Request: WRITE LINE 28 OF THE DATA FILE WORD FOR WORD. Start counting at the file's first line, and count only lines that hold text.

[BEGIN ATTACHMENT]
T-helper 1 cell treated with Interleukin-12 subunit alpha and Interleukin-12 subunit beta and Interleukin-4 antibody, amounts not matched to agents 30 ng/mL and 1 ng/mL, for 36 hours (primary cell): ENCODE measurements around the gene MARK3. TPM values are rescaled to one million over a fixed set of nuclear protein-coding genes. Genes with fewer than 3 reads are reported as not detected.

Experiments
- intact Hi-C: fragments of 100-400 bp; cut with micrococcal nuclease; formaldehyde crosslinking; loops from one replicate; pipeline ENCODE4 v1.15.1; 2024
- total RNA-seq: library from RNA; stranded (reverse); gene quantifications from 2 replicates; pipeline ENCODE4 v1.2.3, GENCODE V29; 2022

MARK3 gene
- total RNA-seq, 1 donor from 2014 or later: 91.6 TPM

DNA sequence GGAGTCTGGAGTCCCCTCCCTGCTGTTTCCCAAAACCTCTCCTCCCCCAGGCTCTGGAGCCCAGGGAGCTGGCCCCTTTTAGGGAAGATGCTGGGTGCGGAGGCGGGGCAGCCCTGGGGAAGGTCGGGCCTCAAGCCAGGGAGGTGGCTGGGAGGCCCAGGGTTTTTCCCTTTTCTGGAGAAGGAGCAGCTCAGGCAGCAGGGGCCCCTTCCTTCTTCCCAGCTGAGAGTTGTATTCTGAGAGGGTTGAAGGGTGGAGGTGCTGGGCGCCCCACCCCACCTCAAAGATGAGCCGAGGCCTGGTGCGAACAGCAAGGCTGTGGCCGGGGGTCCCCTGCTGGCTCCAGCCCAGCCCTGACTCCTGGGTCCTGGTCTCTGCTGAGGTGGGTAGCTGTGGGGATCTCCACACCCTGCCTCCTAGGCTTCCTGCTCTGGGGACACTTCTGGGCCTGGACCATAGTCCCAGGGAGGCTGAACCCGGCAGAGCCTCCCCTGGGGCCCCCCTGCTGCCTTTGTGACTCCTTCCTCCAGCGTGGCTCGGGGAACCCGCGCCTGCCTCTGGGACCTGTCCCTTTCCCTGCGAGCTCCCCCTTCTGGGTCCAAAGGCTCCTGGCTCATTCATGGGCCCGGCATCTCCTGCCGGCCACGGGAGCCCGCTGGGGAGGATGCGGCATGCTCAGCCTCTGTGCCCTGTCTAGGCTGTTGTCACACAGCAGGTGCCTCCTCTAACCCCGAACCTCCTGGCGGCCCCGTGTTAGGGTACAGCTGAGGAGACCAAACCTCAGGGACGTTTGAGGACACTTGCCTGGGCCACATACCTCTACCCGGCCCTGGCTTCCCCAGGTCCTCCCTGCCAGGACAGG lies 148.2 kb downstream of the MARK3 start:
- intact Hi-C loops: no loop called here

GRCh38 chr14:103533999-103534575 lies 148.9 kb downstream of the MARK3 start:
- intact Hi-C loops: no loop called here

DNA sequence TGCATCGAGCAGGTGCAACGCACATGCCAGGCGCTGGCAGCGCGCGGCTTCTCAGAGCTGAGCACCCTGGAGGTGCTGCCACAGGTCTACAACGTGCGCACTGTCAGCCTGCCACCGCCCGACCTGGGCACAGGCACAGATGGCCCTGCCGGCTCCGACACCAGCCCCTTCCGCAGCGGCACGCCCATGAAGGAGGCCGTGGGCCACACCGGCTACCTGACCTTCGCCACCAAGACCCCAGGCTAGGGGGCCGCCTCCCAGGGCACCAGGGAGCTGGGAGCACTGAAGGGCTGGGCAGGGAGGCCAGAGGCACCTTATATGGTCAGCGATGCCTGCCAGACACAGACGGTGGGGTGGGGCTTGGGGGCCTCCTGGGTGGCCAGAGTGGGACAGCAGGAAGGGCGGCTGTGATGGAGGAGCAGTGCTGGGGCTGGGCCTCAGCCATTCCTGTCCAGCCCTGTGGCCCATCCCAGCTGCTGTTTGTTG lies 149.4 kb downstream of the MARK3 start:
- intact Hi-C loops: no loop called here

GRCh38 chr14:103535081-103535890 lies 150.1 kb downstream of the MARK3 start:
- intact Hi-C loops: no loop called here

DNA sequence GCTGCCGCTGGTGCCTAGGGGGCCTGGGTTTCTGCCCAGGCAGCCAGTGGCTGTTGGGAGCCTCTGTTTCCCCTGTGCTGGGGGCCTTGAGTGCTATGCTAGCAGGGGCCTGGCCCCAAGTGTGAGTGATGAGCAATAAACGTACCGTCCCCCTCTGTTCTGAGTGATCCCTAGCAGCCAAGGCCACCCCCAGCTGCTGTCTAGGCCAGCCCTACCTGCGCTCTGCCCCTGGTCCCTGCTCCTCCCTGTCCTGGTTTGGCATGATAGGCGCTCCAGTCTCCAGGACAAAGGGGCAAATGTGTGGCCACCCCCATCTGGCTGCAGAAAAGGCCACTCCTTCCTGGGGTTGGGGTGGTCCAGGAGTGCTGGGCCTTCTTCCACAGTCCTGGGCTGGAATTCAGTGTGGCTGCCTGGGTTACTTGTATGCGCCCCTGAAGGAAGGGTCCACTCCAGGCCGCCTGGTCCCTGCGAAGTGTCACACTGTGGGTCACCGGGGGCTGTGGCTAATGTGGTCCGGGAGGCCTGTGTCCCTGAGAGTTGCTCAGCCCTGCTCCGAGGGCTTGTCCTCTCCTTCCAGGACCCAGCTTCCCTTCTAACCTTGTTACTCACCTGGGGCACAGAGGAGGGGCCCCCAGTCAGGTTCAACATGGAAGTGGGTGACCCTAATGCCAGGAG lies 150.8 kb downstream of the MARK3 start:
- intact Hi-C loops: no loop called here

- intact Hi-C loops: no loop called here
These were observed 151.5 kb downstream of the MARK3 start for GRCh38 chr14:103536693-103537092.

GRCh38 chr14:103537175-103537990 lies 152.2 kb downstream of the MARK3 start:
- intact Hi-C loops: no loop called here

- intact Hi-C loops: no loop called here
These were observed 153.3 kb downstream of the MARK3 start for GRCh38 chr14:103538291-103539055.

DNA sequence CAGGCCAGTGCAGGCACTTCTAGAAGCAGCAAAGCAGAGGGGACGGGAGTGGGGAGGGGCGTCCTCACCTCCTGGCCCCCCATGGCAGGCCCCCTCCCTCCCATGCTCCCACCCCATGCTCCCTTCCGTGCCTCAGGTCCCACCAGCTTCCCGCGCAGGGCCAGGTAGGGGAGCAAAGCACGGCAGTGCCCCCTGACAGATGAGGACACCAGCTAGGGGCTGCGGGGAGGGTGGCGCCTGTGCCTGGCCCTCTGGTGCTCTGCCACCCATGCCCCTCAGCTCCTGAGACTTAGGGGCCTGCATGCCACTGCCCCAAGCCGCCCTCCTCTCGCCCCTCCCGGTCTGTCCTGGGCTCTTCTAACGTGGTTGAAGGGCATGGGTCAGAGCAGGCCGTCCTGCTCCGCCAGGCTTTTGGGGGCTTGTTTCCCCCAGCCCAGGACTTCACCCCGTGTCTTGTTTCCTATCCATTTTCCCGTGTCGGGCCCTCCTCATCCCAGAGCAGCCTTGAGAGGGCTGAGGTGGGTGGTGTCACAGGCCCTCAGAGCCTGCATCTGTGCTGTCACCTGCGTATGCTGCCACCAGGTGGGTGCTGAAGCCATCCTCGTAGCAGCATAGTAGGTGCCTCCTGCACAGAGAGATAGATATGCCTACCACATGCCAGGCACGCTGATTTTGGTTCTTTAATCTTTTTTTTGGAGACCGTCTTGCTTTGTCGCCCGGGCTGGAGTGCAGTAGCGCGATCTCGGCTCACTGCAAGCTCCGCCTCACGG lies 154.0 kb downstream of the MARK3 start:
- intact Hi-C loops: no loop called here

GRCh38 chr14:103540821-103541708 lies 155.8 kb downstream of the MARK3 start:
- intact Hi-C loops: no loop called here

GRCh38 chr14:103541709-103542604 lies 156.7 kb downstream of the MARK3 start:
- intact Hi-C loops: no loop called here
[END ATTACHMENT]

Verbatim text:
- intact Hi-C loops: no loop called here